Individual strikers and loose groupings of strikers promoted a situation of conflict and confrontation which gave rise‚ directly or indirectly‚ to the deaths of Lonmin’s security guards and non-striking workers‚ and endangered the lives of the non-striking workers who were not injured.

FINDINGS IN RESPECT OF MR CYRIL RAMAPHOSA

The Counsel for Injured and Arrested Persons alleged that Mr Cyril Ramaphosa is the cause of the Marikana-massacre and that he must be held accountable for the death of 34 miners.

The Commission has found that it cannot be said that Mr Ramaphosa was the cause of the massacre‚ and the accusations against him are groundless.

FINDINGS IN RESPECT OF MINISTER NATHI MTHWETHWA

The Counsel for Injured and Arrested Persons alleged that Mr Mthethwa is the cause of the Marikana-massacre and that he must be held accountable for the death of 34 miners.

The Commission found that the Executive played no role in the decision of the police to implement the tactical option on 16 August 2012‚ if the strikers did not lay down their arms‚ which led to the deaths of the 34 persons.

FINDINGS IN RESPECT OF MINISTER SHABANGU

The Counsel for Injured and Arrested Persons submitted that Minister Shabangu should be prosecuted on charges of corruption and perjury.

No findings were made against Minister Shabangu.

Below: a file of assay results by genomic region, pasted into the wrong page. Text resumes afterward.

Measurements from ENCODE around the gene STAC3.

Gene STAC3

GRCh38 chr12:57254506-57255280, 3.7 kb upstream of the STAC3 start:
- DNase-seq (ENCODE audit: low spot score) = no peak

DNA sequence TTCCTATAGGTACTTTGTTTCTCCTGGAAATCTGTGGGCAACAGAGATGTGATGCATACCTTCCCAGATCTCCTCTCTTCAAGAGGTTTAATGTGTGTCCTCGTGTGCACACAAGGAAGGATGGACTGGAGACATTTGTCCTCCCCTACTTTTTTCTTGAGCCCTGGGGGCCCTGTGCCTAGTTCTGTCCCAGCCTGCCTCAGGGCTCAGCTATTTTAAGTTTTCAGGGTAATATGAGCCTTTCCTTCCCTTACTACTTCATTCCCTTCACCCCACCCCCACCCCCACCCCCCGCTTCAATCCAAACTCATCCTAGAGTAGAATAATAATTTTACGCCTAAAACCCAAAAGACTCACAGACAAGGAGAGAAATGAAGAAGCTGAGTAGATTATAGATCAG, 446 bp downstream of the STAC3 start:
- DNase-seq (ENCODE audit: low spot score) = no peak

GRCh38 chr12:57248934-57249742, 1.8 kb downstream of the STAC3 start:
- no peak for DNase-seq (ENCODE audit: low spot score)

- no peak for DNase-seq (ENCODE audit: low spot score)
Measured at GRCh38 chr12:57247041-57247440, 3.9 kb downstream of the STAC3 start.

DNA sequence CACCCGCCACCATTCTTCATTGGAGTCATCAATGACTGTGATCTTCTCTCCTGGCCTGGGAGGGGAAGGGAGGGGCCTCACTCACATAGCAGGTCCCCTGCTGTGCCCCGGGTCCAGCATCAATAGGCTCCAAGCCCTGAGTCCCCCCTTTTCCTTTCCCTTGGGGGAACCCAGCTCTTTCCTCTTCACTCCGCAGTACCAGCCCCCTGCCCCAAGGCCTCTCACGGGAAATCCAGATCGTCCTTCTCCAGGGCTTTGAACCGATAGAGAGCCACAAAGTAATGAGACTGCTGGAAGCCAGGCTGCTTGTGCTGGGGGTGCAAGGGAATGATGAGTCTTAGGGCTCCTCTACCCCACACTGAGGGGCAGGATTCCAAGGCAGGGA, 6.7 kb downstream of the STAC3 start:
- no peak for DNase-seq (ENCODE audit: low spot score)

FINDINGS AGAINST THE POLICE

In respect of the incident of 16 August 2012‚ the Commission found that the Police drew up an operational plan which entailed the encirclement of a relatively small group of strikers‚ who would be at the venue early in the morning.

The strategy entailed encircling the strikers with barbed wire‚ and offering them an exit-point through which they would need to move while handing over their weapons.

This phase was only capable of being implemented early in the morning when there was a relatively small number of strikers. Attempts were also made to negotiate with the strikers by the police.

The encirclement-plan was replaced by the tactical option which was defective in a number of respects.

The tactical option was implemented at about 15h40 on that day‚ resulting in the death of strikers in scene 1 and scene 2.

The Commission found that the police-operation should not have taken place on 16 August because of the defects in the plan.

The Commission has found that it would have been impossible to disarm and disperse the strikers without significant bloodshed‚ on the afternoon of the 16th of August.